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Tech Firm Honors Local ‘Heroes’

Freshly into the time of being able to, once again, host luncheons and soirees — and indoors, at that — a local company this week invited first responders and others for a ceremony thanking them for guiding Glendale through the coronavirus pandemic.
Tech firm Phonexa, through its Phonexa Cares program, hosted Glendale’s police officers and firefighters, city leaders and school district officials at Phoenicia restaurant on Thursday, where they were treated to a lunch and awards were handed out. In hosting the event, Phonexa’s leadership hoped to pave the way for emerging from the crisis that has gripped the world since March 2020 and, in California, seems to be nearing its end.
“It’s been a very difficult, trying year,” said Armen Karaoghlanian, chief marketing officer for Phonexa, “but everyone we’re recognizing has played a very significant role in how we’ve come together this past year, how we’ve stayed strong and persevered and all the fantastic work that we’ve done to bring the community together.”

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Love in Pandemic Times: Tying the Knot Takes a Toll

Photo by Natalie Miranda / Glendale News-Press
Ayana Pendergrass, Ellis Beamon and their dog Jewel enjoy a moment at their Glendale home. After having to downsize their wedding last summer on account of the pandemic, the couple is a finalist for a contest to fund their “dream wedding.”

By Natalie Miranda
Glendale News-Press

When Ellis Beamon got down on one knee  for Ayana Pendergrass, his marriage proposal was cheered so loudly by family, friends and bystanders that the new bride-to-be’s response was inaudible.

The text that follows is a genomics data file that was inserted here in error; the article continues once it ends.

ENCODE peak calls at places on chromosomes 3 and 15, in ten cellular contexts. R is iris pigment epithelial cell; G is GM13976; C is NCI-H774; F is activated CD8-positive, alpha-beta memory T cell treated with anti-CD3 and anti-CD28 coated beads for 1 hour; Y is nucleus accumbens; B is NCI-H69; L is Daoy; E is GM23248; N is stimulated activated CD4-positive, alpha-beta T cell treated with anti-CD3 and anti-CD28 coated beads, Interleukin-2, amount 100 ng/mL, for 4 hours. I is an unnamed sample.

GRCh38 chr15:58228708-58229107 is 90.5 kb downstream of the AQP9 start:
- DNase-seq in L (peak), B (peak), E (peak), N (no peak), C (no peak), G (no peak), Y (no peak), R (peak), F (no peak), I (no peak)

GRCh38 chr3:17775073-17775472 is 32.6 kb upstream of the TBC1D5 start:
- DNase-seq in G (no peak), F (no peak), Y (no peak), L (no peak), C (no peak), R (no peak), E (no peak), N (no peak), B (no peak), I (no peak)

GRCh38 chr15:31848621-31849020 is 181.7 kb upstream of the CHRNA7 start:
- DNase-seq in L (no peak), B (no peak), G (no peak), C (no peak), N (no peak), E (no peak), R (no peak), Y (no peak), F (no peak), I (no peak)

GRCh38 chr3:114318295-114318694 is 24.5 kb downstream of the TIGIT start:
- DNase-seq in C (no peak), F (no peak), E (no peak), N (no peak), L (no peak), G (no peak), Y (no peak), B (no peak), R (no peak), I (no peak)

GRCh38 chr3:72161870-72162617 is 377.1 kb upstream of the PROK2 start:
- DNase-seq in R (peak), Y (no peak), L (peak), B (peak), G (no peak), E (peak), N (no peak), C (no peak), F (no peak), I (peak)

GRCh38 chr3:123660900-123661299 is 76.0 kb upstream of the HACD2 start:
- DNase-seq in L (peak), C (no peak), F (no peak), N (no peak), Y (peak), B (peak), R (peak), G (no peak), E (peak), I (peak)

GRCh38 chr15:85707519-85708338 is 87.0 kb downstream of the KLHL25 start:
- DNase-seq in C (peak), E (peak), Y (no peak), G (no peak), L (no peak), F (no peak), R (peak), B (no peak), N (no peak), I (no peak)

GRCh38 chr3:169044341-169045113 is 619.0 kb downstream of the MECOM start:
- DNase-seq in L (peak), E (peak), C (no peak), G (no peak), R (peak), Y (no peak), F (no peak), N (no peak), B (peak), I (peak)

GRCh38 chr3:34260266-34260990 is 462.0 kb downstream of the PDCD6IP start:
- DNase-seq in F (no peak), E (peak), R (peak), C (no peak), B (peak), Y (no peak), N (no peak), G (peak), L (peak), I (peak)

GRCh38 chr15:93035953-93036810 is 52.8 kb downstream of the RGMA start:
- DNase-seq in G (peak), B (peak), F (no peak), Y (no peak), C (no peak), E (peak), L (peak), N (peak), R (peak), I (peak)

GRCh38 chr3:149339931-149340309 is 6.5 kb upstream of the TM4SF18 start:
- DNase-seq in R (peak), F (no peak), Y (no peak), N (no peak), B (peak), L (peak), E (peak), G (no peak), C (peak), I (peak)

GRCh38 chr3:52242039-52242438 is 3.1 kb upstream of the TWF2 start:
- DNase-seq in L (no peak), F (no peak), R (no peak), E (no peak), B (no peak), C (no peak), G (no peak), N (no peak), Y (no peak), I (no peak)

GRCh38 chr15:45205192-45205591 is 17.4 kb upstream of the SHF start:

This reaction was one that Beamon had hoped for on his wedding day, but his dream of hearing the resounding celebratory exclamation from a crowd that could fill an arena was left unrealized due to the COVID-19 pandemic’s impact on their wedding plans.

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Connie Humberger | OBITUARY

Connie Humberger

Connie Humberger died at her home in Glendale on May 25, 2021 at the age of 91. The only child of Spaniards Maria Rivas and Andres del Tiempo, her birth name was Concha Dolores del Tiempo. She was born and raised in Los Angeles, graduated from Manual Arts High School in 1947, attended Los Angeles City College, and worked for Pacific Telephone in the late 1940s and early 1950s. In 1951, she married and moved to Glendale where she resided until her death.

Connie began working for the Glendale Unified School District (GUSD) in the late 1960s. Fluent in Spanish, she first taught Continue reading “Connie Humberger | OBITUARY”

Ann Mary Arrobio | Obituary

Ann Mary Arrobio

Ann Arrobio passed on Sunday, February 21, 2021, in the precious home that she had lived in for over 62 years. She lived in the Glenoaks Canyon and always enjoyed participating in the events held at the Glenoaks Park (pancake breakfasts and dog parades).

A native Angeleno, she moved to Glendale, CA, with her family (Guerino and Carmela Musacco, sister Theresa, brothers Louis and George) in 1938. She entered Glendale High School late in her junior year and was honored to be voted May Queen.

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Healing Arts for Hospital Patients

Photo courtesy USC-VHH
As part of the Healing Arts Initiative at USC Verdugo Hills Hospital, patients can take advantage of the “art cart” — they can pick a painting by a local artist to display in their hospital room and take home with them when they leave.

When inpatients leave USC Verdugo Hills Hospital and return home, sometimes they take a print of a painting with them.

They get them from the so-called “art cart,” and they’re free for the patients. Elsewhere throughout the community hospital, the patients, doctors, nurses and other staffers are also treated to a variety of locally produced artwork, framed and embellishing upon the walls of hallways, patient rooms and gathering areas. While staying there, inpatients can also tune into video presentations of past art exhibits on iPads brought to their rooms.

It’s all part of the Healing Arts Initiative at USC-VHH.